In the Commons, Mr Hurd dismissed new evidence implicating Iran and Syrian-backed Palestinian terrorists in the bombing as "rumours" and insisted that all the available evidence pointed towards Tripoli. He said he could not discuss recent revelations indicating that the case against the Libyans is fundamentally flawed. Politicians could not "weigh and ponder evidence" before a trial.
He said: "During the early stages of the investigation, the possibility that Palestinian extremist groups might be responsible was extensively investigated and so were reports of Iranian involvement. No credible evidence has been found to substantiate either theory." The "most massive criminal investigation ever to take place in Britain" had led to charges against the two alleged Libyan agents, Lamen Khalifa Fhimah and Abdel Basset Ali Al-Megrahi, and "the case against them stands".
Mr Hurd said he had taken the rare step of replying to the adjournment debate brought by the Labour backbencher, Tam Dalyell, "because of the enormity of the crime and the suffering which it caused and causes" to the relatives of the 270 people who died when Pan Am Flight 103 was destroyed in December 1988.
His comments were dismissed by the 40 relatives who had travelled to the Commons to hear the debate. Led by their new legal adviser, Michael Mansfield QC, the families called for a judicial inquiry similar to the Scott inquiry into the arms-to-Iraq affair. They also plan to urge the European Commission to make a full statement on the Lockerbie investigation.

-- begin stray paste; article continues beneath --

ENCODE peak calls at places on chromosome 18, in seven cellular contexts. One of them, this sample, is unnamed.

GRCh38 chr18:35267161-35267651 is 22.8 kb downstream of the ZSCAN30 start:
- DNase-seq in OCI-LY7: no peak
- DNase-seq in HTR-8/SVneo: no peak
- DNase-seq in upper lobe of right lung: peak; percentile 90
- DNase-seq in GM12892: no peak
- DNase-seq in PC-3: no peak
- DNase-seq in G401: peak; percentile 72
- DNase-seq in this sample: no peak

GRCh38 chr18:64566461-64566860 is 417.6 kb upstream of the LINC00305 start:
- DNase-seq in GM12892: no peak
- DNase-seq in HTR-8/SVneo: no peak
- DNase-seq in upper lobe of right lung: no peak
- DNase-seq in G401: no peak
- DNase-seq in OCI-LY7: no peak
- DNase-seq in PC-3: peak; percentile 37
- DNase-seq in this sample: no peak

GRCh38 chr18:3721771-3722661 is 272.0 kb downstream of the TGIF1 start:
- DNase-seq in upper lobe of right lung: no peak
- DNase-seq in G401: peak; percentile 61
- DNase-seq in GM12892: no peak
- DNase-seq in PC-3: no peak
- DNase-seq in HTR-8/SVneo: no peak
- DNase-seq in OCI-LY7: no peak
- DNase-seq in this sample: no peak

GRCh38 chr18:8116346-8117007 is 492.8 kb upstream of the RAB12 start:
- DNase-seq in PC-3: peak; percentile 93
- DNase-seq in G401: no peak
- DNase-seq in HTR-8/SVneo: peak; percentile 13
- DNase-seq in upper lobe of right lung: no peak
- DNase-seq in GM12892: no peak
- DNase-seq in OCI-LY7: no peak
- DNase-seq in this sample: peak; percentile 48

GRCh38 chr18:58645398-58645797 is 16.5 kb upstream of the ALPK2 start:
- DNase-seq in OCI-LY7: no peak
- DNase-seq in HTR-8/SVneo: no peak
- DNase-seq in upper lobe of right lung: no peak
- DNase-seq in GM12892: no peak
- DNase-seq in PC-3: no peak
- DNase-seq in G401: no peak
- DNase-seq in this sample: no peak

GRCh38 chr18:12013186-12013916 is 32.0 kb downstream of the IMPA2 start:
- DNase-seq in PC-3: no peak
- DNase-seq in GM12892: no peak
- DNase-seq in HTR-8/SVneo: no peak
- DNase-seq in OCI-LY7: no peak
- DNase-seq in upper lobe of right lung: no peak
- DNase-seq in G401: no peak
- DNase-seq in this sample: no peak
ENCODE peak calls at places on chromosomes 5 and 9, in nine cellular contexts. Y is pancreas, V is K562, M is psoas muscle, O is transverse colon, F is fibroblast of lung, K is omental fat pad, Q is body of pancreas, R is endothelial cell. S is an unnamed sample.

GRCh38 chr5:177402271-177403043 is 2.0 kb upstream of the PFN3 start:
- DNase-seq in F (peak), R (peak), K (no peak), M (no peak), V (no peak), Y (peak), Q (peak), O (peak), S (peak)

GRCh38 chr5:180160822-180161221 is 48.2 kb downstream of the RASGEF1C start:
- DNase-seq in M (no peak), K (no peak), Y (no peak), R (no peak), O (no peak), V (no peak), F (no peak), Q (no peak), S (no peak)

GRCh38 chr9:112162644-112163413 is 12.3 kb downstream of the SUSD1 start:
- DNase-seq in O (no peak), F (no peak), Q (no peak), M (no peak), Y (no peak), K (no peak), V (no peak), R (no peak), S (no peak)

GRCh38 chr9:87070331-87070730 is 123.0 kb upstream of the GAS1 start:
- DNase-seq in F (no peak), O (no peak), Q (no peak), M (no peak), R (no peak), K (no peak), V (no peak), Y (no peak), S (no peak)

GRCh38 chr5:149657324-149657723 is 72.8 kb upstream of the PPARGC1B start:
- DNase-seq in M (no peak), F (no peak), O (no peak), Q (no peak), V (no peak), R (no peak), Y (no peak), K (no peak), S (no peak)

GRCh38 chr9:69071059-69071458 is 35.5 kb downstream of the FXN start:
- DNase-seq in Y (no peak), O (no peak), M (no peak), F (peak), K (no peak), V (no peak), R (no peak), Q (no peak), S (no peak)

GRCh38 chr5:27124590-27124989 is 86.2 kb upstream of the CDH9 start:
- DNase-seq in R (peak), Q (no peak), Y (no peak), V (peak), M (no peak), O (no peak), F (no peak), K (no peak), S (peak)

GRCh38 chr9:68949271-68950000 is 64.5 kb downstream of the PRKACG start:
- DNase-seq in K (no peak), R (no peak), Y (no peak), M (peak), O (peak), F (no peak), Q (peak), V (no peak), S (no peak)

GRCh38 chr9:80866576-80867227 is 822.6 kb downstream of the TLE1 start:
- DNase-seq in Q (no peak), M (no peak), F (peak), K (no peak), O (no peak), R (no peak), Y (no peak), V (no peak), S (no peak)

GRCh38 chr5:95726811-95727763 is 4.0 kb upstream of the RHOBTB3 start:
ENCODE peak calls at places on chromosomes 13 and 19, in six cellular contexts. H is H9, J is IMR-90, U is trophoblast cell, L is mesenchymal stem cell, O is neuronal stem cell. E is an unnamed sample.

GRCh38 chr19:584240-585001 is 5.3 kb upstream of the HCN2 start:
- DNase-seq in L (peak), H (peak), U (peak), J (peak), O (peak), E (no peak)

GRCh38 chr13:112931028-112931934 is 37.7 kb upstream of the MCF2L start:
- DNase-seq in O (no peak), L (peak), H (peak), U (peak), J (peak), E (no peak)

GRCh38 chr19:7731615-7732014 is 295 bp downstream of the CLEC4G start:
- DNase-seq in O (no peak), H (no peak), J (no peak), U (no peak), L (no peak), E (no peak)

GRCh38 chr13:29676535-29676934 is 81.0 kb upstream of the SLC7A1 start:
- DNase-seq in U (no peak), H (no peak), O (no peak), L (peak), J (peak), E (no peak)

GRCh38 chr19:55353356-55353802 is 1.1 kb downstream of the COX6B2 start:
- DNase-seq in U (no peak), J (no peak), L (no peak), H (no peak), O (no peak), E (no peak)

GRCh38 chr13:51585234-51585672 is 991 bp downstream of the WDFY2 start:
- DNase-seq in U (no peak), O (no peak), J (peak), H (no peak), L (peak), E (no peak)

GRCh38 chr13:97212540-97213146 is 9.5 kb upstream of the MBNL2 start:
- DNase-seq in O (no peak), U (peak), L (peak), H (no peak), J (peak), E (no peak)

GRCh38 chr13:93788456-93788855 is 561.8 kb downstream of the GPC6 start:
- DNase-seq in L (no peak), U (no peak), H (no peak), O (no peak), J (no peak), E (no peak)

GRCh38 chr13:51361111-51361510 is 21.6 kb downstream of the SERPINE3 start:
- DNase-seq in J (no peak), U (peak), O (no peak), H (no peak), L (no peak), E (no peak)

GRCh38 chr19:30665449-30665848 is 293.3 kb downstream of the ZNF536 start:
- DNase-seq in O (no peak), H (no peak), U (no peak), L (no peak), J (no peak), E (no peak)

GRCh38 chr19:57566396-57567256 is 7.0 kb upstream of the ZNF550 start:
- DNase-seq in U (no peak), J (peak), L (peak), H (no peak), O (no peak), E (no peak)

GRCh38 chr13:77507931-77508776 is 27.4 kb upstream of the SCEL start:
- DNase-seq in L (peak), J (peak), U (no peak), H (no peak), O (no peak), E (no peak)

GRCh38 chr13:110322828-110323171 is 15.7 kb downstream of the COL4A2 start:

Dr Jim Swire, spokesman for the British relatives, described the Government's decision to rule out an international court as "a betrayal of the relatives and an insult to the memory of our lost loved ones". Dr Swire pointed out that although the Libyan suspects had refused to surrender for trial in Britain or America, they had offered to appear before a UN tribunal in The Hague - a proposal supported by the Libyan foreign ministry.
Dr Swire acknowledged Mr Hurd's concerns that the two suspects might refuse to appear at the last minute, but, he said: "Now is the time to call their bluff and open talks with their defence lawyers to find a mutually acceptable venue. It is clear that there is no prospect of a trial in Scotland or the US. The Libyans have made an offer to break the deadlock. Ministers should take them up on it.
"We relatives have one simple demand. We want to find out why our children, our husbands and our wives died. By ruling out a trial in a neutral country, the Government is blocking the main avenue of progress."Reuse content